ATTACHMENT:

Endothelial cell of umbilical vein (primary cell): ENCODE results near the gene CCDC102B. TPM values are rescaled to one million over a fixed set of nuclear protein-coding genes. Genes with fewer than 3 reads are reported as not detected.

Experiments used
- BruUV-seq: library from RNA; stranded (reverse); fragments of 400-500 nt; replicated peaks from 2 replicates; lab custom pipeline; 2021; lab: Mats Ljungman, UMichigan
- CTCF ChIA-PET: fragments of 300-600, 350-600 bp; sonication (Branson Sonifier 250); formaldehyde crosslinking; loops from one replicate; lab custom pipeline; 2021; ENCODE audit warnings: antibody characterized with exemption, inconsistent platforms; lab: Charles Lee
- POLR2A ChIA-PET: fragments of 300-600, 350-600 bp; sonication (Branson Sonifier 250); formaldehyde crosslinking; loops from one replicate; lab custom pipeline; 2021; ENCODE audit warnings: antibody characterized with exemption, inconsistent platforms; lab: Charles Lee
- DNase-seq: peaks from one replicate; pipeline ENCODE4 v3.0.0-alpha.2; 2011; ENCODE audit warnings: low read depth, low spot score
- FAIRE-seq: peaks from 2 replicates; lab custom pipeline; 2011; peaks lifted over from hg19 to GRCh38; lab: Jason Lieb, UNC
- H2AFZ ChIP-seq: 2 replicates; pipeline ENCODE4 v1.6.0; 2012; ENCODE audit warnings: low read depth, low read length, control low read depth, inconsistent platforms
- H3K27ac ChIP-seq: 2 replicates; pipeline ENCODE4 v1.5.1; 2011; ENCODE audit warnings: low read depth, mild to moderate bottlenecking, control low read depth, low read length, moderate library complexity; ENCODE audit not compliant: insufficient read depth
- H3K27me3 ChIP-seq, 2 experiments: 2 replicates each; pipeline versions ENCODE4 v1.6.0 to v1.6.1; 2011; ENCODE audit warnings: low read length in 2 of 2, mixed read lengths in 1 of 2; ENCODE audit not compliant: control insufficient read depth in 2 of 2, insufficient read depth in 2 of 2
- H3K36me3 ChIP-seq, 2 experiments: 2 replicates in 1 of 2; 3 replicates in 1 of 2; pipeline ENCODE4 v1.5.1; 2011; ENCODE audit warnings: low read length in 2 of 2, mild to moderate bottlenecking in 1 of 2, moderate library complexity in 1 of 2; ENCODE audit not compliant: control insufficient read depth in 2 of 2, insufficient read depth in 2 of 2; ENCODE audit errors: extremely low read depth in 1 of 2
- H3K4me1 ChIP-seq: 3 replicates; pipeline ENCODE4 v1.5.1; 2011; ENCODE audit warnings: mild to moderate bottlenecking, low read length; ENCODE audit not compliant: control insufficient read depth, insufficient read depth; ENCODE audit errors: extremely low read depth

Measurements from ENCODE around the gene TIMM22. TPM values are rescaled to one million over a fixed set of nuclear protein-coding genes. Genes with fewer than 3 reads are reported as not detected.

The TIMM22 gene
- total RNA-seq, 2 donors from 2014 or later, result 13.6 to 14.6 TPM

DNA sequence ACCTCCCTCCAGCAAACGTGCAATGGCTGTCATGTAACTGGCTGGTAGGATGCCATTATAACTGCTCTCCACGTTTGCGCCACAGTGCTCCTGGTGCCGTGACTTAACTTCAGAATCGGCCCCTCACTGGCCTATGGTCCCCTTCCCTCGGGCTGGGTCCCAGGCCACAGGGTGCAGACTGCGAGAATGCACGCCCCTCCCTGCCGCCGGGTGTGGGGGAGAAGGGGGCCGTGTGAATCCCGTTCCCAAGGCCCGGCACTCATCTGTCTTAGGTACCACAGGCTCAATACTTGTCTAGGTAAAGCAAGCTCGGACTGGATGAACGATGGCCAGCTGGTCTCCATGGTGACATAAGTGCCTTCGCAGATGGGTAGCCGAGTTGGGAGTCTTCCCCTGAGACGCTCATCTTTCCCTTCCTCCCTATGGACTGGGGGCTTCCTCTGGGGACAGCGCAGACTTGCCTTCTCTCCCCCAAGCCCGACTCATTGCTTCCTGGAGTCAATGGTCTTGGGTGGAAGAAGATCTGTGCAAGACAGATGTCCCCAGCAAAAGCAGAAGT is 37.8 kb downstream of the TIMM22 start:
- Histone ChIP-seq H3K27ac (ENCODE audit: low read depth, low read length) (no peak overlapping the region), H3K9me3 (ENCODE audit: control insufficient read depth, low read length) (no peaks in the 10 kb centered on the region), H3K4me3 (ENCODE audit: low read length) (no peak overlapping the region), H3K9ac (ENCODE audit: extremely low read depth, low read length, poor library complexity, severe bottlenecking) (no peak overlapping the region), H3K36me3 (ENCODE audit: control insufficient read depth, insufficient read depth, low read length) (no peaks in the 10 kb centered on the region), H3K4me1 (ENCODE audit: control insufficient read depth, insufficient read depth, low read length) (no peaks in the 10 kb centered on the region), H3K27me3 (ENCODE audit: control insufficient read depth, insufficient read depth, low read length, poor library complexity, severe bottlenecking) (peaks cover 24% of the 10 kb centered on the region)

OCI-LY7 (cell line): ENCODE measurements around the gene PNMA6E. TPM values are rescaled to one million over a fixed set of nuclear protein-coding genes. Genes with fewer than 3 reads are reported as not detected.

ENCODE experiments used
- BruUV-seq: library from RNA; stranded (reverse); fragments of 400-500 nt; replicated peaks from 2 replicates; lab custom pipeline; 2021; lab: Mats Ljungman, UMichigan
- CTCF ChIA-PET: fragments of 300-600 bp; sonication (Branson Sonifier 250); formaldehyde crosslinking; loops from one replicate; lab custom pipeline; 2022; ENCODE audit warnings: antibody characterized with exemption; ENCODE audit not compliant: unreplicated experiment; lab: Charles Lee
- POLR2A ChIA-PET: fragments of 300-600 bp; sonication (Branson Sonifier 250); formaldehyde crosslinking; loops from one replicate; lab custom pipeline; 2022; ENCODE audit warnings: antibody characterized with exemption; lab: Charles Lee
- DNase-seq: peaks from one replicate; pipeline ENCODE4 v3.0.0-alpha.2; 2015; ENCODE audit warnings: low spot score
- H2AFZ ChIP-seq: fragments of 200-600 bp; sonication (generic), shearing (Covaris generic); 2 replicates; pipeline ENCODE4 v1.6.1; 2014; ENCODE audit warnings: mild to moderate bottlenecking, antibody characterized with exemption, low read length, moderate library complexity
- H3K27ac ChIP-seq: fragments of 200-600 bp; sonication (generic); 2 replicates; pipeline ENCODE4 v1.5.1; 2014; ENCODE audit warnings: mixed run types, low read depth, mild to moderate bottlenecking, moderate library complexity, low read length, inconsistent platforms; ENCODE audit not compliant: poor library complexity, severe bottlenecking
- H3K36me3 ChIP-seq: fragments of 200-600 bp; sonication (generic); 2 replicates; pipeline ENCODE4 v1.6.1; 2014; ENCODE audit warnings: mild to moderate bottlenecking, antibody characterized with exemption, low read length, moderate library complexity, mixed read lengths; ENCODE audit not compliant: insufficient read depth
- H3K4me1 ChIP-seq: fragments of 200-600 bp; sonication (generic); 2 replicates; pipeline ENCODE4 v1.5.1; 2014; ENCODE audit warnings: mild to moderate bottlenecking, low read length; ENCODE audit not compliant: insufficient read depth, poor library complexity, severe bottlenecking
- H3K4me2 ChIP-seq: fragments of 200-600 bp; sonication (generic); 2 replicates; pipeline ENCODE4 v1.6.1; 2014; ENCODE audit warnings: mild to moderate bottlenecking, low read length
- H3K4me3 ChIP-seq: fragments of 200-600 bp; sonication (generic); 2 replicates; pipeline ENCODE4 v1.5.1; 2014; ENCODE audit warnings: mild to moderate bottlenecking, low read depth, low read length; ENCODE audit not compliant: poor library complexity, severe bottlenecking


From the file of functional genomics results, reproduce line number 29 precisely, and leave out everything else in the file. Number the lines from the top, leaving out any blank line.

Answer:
- H3K4me3 ChIP-seq: fragments of 200-600 bp; sonication (generic); 2 replicates; pipeline ENCODE4 v1.5.1; 2014; ENCODE audit warnings: mild to moderate bottlenecking, low read depth, low read length; ENCODE audit not compliant: poor library complexity, severe bottlenecking